- In your science notebooks, record a description of this area. Record the physical attributes of the sample area. Describe the amount of sunlight, moisture, relative temperature, and other observations that you make. Be sure to note any signs of human disturbance and if the area appears to be natural or undisturbed.
- Gently toss the Hula Hoop® into the described area. The hoop forms the outer boundary of the area to sample.
- Count the number of plants inside the sample area. Record this number in your science notebooks.
- Count the different plant species you observe inside the sample area. Record this number in your science notebooks.
- Repeat steps 3 through 6 in the 2 additional sample areas at this location.
- At the second location, repeat steps 1 through 8.
- After completing your observations, measure the diameter of the Hula Hoop®. Calculate the area of the Hula Hoop® using the equation below.
- Calculate the total number of plants per m2 that you observed at each sample site.
- Calculate the number of plant species per m2 that you observed at each sample site.
- Organize your data in the data table on the worksheet.
- Answer the questions on the Questions worksheet.
Compile students’ data into a classroom data set. Analyze and discuss the results with the students. This is a good time to describe some of the implications of species richness with your students. For example, when species are lost from an ecosystem, the overall genetic diversity is affected because the genes the species possessed are lost. Additionally, the species’ role in the ecosystem is lost, which ultimately may impact the lives of other organisms or systems, such as nutrient cycling.
Questions with answers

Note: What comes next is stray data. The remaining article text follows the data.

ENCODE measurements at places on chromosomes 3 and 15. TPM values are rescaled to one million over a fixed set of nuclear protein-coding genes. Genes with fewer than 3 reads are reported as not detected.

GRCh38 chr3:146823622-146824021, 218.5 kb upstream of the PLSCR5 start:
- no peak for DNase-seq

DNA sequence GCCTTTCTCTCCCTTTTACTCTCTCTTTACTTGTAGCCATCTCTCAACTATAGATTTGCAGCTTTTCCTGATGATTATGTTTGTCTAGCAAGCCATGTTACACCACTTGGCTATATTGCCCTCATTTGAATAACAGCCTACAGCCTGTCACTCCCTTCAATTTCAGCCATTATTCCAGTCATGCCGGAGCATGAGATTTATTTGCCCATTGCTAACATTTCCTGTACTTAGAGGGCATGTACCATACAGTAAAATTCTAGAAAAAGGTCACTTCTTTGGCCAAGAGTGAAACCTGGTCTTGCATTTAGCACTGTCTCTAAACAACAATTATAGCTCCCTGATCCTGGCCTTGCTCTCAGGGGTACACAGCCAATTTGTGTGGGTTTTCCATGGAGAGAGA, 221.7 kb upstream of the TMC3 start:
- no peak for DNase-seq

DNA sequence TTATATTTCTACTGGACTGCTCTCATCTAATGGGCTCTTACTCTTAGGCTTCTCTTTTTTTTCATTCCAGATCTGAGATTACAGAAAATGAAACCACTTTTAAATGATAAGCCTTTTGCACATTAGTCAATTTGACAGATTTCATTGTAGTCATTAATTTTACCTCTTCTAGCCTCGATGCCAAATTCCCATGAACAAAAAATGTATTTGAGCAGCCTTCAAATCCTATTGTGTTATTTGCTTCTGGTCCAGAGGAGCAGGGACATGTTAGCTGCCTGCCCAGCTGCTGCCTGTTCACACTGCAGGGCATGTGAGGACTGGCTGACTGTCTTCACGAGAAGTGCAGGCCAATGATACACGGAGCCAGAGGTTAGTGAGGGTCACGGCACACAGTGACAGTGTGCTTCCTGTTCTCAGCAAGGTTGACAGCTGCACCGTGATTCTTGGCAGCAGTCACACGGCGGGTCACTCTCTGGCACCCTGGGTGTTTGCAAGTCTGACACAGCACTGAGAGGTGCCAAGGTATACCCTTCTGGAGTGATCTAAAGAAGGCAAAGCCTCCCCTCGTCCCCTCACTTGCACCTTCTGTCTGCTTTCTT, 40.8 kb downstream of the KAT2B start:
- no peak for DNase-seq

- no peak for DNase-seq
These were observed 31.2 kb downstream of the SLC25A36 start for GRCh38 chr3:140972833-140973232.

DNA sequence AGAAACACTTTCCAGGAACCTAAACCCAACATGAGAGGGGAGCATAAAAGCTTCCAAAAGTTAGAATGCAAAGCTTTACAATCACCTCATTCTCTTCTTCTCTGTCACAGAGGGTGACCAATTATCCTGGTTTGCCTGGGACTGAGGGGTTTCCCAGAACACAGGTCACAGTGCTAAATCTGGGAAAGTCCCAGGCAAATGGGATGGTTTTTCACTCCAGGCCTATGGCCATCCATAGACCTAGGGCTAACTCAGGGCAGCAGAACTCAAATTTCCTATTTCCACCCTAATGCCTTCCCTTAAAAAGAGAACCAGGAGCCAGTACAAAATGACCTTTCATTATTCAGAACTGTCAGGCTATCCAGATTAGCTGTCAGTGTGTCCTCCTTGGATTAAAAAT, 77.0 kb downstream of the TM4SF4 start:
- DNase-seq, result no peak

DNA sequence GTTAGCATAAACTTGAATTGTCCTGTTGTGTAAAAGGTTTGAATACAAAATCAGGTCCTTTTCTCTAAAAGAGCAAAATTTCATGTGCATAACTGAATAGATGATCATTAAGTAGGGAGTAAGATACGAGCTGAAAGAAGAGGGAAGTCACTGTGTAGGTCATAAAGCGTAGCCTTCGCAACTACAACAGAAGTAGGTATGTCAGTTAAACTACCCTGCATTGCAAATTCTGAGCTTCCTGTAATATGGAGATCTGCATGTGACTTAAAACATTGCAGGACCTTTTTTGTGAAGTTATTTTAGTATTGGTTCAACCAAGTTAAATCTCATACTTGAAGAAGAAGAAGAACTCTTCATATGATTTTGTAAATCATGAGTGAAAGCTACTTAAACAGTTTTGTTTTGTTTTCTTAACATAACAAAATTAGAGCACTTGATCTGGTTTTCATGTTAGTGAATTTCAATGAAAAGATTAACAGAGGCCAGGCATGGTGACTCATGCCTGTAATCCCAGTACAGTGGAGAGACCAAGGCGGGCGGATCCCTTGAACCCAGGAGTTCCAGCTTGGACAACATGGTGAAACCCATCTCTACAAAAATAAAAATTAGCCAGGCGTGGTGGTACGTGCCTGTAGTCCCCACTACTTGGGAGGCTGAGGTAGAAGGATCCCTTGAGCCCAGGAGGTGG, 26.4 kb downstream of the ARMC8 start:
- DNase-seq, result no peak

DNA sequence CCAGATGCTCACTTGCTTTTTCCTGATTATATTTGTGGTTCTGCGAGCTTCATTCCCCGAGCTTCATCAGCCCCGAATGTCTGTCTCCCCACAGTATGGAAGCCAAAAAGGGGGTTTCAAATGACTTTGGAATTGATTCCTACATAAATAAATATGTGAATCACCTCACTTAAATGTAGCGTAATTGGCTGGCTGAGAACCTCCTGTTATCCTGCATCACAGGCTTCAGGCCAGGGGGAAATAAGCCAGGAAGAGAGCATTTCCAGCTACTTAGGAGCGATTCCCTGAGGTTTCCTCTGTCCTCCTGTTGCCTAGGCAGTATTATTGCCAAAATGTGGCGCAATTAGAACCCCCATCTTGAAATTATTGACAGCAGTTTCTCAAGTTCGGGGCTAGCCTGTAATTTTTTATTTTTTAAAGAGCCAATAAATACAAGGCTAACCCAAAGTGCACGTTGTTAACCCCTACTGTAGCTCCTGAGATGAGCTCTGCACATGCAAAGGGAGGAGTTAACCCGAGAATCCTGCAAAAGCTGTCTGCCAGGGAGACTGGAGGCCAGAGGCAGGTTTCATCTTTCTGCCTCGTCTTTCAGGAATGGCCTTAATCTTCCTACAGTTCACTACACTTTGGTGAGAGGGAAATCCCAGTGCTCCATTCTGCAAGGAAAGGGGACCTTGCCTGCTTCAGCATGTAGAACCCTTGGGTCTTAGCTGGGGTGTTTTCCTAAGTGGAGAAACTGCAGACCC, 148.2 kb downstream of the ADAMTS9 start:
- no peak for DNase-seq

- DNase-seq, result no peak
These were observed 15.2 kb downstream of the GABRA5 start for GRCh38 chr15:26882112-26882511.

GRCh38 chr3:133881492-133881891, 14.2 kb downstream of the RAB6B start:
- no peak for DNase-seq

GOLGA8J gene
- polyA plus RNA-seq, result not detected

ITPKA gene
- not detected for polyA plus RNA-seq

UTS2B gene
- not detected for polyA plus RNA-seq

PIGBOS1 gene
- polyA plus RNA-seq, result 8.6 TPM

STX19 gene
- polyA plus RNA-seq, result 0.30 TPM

- Using the analysis of your data and observations, answer the following: (a) Did the natural or cultivated area have more plants per m2? (b) Which setting had the greatest species richness, or number of plant species per m2?
Answer (a and b): Answers will vary based on the locations sampled. Restored natural areas undergoing secondary succession have high biodiversity because varieties of plant species are competing to colonize an area. A forest likely has lower biodiversity because the colony of tall trees allows fewer species to compete for sunlight. Disturbed or cultivated area biodiversity also varies based on the amount of human influence, such as the removal of weeds or other invasive plants.
- Compare the class data to the data you collected. (a) Did the natural or disturbed setting have more plants per m2? (b) Which setting had the greater species richness, or number of plant species per m2? Answer: (a) See question 1. (b) The class data contains more samples and therefore presents a more accurate idea of the biodiversity of both the natural and cultivated areas
- Discuss problems with the data you collected. (a) Did you get different numbers from your group members during counts? (b) If so, why do you think that may happen? (c) What can be done to ensure better accuracy?
Answer: (a and b) Answers will vary, but if group members’ count results differed, improve the data by averaging the counts. (c) Students can improve count accuracy by using a dichotomous key to identify the species they are counting.